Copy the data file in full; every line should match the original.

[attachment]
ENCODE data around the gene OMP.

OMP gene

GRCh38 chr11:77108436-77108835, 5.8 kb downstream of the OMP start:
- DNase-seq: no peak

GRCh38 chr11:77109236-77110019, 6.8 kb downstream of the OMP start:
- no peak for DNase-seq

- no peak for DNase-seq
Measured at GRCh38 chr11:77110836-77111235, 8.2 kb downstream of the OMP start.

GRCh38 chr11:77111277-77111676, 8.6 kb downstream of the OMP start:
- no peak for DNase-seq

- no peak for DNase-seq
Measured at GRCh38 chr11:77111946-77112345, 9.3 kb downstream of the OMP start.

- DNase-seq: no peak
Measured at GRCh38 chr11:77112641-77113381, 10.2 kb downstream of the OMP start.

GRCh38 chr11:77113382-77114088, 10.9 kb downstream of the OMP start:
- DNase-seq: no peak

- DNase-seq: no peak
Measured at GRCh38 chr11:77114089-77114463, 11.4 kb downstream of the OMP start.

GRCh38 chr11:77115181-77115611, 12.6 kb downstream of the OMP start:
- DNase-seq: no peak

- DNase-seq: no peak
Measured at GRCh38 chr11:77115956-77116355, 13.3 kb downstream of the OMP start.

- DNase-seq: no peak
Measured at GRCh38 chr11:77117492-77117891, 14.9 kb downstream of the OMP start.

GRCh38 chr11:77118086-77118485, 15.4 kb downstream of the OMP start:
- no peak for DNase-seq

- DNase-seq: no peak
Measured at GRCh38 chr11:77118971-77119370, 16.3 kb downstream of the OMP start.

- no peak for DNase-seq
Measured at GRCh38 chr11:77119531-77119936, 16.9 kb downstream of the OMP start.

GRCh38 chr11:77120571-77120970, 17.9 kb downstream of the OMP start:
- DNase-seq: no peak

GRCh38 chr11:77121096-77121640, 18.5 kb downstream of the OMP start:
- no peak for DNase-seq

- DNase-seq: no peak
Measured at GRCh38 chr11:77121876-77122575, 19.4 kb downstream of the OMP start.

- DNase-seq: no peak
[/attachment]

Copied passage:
ENCODE data around the gene OMP.

OMP gene

GRCh38 chr11:77108436-77108835, 5.8 kb downstream of the OMP start:
- DNase-seq: no peak

GRCh38 chr11:77109236-77110019, 6.8 kb downstream of the OMP start:
- no peak for DNase-seq

- no peak for DNase-seq
Measured at GRCh38 chr11:77110836-77111235, 8.2 kb downstream of the OMP start.

GRCh38 chr11:77111277-77111676, 8.6 kb downstream of the OMP start:
- no peak for DNase-seq

- no peak for DNase-seq
Measured at GRCh38 chr11:77111946-77112345, 9.3 kb downstream of the OMP start.

- DNase-seq: no peak
Measured at GRCh38 chr11:77112641-77113381, 10.2 kb downstream of the OMP start.

GRCh38 chr11:77113382-77114088, 10.9 kb downstream of the OMP start:
- DNase-seq: no peak

- DNase-seq: no peak
Measured at GRCh38 chr11:77114089-77114463, 11.4 kb downstream of the OMP start.

GRCh38 chr11:77115181-77115611, 12.6 kb downstream of the OMP start:
- DNase-seq: no peak

- DNase-seq: no peak
Measured at GRCh38 chr11:77115956-77116355, 13.3 kb downstream of the OMP start.

- DNase-seq: no peak
Measured at GRCh38 chr11:77117492-77117891, 14.9 kb downstream of the OMP start.

GRCh38 chr11:77118086-77118485, 15.4 kb downstream of the OMP start:
- no peak for DNase-seq

- DNase-seq: no peak
Measured at GRCh38 chr11:77118971-77119370, 16.3 kb downstream of the OMP start.

- no peak for DNase-seq
Measured at GRCh38 chr11:77119531-77119936, 16.9 kb downstream of the OMP start.

GRCh38 chr11:77120571-77120970, 17.9 kb downstream of the OMP start:
- DNase-seq: no peak

GRCh38 chr11:77121096-77121640, 18.5 kb downstream of the OMP start:
- no peak for DNase-seq

- DNase-seq: no peak
Measured at GRCh38 chr11:77121876-77122575, 19.4 kb downstream of the OMP start.

- DNase-seq: no peak